Since it went live in July 2016, LDB has tracked 60 million EXIM containers. With a combination of technologies related to RFID, Internet of Things (IoT), and big data analytics for tracking and tracing India’s containerised EXIM cargo, LDB has integrated with major Indian ports, the busiest toll plazas, about 400 Container Freight Stations (CFS)/Inland Container Depots (ICDs), empty yards at ports, special economic zones (SEZs), and even the integrated check posts on Nepal and Bangladesh borders. Almost 3,000 RFID readers have been installed by the SPV at all major routes on road and rail, including Dedicated Freight Corridors, to capture the RFID data on movement of containers.

With the data fetched and integrated by LDB, various analytics are conducted, including calculation of port dwell time for containers, congestion analysis of transit movement of freight, speed analysis of container movement, performance benchmarking, transit time analysis (from Port to CFS or vice-versa), and more. This analysis is reported on a monthly, quarterly, and annual basis and shared with all concerned line ministries, port authorities, terminal operators, custom agencies, and other stakeholders.

Regular analytics are, in turn, used by concerned agencies to identify pain points and areas of improvement. An analysis of data from LDB in last few years shows improvement in container handling performance, evacuation of road bound containers, and container speed on major highways, besides in-container evacuation performance of the ICDs and CFSs. Container speed on major highways, such as on the Delhi-Mumbai route and the one connecting to Mundra Port has also improved in comparison with 2018.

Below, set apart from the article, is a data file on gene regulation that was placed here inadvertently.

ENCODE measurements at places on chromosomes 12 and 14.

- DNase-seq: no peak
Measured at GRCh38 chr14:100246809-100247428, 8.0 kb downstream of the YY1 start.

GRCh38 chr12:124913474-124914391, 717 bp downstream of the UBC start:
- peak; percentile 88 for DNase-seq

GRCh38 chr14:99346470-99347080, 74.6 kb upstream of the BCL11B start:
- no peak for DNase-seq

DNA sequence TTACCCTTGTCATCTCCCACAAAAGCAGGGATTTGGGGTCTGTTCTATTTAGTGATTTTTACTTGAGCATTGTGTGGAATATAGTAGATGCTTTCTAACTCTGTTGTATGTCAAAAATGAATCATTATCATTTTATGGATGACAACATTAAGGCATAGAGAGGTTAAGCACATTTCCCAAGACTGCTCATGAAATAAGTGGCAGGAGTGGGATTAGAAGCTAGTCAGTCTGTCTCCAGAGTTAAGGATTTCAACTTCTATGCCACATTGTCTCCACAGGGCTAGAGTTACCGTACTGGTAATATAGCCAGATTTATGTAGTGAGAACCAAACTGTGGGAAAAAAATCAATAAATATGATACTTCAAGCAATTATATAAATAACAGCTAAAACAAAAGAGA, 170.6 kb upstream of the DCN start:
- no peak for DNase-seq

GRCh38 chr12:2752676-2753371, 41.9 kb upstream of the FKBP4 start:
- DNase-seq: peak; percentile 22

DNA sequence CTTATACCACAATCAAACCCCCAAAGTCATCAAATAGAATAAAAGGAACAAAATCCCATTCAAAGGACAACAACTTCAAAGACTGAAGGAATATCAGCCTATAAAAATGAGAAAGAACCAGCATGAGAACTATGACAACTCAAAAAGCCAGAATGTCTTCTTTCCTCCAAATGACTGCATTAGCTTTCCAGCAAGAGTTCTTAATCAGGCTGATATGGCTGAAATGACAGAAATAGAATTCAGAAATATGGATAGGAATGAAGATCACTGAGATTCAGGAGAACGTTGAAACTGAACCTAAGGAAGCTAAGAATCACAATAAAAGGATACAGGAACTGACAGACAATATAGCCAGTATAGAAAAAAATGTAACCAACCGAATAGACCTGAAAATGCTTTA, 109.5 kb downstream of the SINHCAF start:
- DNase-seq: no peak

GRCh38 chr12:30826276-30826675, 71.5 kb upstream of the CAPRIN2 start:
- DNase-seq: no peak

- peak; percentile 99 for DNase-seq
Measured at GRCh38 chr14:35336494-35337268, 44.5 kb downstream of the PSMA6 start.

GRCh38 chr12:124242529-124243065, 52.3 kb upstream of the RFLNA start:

Today, LDB has not only extended its services up to the Nepal and Bangladesh borders to ensure efficient cross-border trade, but it also uses the maritime tracking system to track India’s EXIM containers till the international port of first call. Further, exploring the possibility to leverage our FTAs to integrate with similar international systems is a part of next steps to ensure that export containers reach the end destination in the most efficient manner, giving a boost to our trade performance.

This is just the start of a long journey on the fast lane. The inclusion of innovative technologies for improvement of the logistics ecosystem will further boost our speed, and, as an icing on the cake, our global logistics rankings within the next few years. This speed will surely lead us to our cherished goal of becoming a developed nation by 2047.

Written by Ms. Sumita Dawra. The author is Special secretary to the Government of India (Logistics, Ministry of Commerce & Industry). Views are personal and do not represent the stand of this publication.